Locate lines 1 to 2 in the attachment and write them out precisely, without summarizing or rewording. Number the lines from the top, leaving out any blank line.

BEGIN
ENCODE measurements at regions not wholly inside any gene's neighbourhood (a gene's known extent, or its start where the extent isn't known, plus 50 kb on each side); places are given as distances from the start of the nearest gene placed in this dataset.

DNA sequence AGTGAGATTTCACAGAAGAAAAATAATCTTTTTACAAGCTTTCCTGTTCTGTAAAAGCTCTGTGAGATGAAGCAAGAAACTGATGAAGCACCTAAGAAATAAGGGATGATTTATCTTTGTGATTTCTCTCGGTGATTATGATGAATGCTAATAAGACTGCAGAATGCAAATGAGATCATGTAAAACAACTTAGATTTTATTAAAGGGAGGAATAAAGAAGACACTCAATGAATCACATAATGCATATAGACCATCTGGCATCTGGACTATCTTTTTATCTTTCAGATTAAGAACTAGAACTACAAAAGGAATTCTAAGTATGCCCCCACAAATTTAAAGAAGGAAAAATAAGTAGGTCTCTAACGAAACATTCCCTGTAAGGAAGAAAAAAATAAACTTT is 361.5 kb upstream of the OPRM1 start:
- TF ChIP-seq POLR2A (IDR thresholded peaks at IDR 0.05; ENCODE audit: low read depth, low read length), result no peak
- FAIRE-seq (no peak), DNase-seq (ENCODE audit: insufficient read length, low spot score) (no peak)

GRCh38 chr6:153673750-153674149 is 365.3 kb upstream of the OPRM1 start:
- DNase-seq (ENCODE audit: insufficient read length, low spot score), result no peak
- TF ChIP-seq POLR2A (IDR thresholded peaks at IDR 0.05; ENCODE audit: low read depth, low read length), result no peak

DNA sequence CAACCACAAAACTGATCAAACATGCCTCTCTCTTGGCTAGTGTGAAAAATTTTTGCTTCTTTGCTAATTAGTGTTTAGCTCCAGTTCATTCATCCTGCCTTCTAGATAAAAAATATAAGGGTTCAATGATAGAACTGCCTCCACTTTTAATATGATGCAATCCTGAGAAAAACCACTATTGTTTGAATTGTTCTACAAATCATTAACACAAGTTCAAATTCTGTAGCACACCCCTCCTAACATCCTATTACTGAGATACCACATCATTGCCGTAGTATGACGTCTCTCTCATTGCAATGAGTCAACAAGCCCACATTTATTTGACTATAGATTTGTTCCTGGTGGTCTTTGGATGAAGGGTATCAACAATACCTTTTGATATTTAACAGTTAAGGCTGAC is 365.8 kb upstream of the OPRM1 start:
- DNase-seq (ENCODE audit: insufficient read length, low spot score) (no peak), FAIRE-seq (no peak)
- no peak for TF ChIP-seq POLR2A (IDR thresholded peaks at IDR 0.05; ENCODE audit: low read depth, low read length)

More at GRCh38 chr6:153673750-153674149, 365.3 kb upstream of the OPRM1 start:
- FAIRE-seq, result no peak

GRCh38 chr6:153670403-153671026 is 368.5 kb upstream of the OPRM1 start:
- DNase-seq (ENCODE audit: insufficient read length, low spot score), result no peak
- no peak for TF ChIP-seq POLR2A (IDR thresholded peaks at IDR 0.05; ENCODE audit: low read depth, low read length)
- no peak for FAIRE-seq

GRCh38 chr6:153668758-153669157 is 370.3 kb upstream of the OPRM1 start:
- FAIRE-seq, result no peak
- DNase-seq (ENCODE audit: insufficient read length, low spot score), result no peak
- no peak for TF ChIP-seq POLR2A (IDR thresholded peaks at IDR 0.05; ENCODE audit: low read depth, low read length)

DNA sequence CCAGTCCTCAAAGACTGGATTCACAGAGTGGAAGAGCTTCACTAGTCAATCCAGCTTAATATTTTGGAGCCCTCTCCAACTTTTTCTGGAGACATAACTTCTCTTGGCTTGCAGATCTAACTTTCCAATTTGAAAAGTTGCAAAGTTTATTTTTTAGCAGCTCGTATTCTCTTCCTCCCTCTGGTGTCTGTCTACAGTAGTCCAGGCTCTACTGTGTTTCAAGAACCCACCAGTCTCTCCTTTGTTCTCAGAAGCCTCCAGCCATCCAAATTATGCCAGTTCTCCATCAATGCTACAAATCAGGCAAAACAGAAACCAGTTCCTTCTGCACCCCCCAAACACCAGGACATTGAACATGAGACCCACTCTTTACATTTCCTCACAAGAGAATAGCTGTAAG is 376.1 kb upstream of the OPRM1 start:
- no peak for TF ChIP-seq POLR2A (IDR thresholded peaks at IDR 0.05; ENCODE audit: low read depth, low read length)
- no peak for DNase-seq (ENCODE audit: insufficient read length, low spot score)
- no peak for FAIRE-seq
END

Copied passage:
ENCODE measurements at regions not wholly inside any gene's neighbourhood (a gene's known extent, or its start where the extent isn't known, plus 50 kb on each side); places are given as distances from the start of the nearest gene placed in this dataset.

DNA sequence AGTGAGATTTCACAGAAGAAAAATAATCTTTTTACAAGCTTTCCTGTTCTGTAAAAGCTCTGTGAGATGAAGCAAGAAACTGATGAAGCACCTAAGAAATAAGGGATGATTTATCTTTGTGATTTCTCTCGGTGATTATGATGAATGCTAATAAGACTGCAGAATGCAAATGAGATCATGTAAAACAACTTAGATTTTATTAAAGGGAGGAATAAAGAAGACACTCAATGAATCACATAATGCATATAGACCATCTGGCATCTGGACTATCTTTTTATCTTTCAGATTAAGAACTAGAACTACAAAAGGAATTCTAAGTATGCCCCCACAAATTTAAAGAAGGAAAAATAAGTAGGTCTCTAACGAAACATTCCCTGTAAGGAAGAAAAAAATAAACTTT is 361.5 kb upstream of the OPRM1 start: